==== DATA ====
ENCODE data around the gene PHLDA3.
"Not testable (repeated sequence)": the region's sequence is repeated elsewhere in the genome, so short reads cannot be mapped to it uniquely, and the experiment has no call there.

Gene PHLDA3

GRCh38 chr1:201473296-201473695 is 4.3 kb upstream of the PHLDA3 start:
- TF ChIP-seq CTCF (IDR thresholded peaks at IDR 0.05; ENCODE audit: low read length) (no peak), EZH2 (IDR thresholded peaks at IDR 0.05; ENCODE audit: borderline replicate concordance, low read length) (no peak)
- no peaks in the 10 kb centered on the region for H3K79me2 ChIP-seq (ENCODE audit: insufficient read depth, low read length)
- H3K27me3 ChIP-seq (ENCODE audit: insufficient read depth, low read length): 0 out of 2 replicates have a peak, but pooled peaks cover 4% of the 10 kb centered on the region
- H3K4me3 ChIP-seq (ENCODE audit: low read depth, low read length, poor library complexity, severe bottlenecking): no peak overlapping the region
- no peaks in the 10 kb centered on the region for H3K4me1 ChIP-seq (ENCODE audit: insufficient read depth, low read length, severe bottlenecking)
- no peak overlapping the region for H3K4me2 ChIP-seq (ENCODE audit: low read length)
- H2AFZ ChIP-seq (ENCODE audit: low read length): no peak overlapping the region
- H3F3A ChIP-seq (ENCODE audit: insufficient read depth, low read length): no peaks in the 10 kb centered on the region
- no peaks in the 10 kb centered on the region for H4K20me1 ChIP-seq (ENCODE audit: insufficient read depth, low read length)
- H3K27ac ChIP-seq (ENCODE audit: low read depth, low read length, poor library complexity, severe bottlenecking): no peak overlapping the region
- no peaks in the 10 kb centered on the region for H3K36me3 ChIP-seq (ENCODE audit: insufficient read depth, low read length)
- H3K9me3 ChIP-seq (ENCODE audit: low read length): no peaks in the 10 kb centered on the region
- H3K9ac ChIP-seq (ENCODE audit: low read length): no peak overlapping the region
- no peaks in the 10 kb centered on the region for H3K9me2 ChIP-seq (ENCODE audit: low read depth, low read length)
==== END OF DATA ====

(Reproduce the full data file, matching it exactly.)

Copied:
ENCODE data around the gene PHLDA3.
"Not testable (repeated sequence)": the region's sequence is repeated elsewhere in the genome, so short reads cannot be mapped to it uniquely, and the experiment has no call there.

Gene PHLDA3

GRCh38 chr1:201473296-201473695 is 4.3 kb upstream of the PHLDA3 start:
- TF ChIP-seq CTCF (IDR thresholded peaks at IDR 0.05; ENCODE audit: low read length) (no peak), EZH2 (IDR thresholded peaks at IDR 0.05; ENCODE audit: borderline replicate concordance, low read length) (no peak)
- no peaks in the 10 kb centered on the region for H3K79me2 ChIP-seq (ENCODE audit: insufficient read depth, low read length)
- H3K27me3 ChIP-seq (ENCODE audit: insufficient read depth, low read length): 0 out of 2 replicates have a peak, but pooled peaks cover 4% of the 10 kb centered on the region
- H3K4me3 ChIP-seq (ENCODE audit: low read depth, low read length, poor library complexity, severe bottlenecking): no peak overlapping the region
- no peaks in the 10 kb centered on the region for H3K4me1 ChIP-seq (ENCODE audit: insufficient read depth, low read length, severe bottlenecking)
- no peak overlapping the region for H3K4me2 ChIP-seq (ENCODE audit: low read length)
- H2AFZ ChIP-seq (ENCODE audit: low read length): no peak overlapping the region
- H3F3A ChIP-seq (ENCODE audit: insufficient read depth, low read length): no peaks in the 10 kb centered on the region
- no peaks in the 10 kb centered on the region for H4K20me1 ChIP-seq (ENCODE audit: insufficient read depth, low read length)
- H3K27ac ChIP-seq (ENCODE audit: low read depth, low read length, poor library complexity, severe bottlenecking): no peak overlapping the region
- no peaks in the 10 kb centered on the region for H3K36me3 ChIP-seq (ENCODE audit: insufficient read depth, low read length)
- H3K9me3 ChIP-seq (ENCODE audit: low read length): no peaks in the 10 kb centered on the region
- H3K9ac ChIP-seq (ENCODE audit: low read length): no peak overlapping the region
- no peaks in the 10 kb centered on the region for H3K9me2 ChIP-seq (ENCODE audit: low read depth, low read length)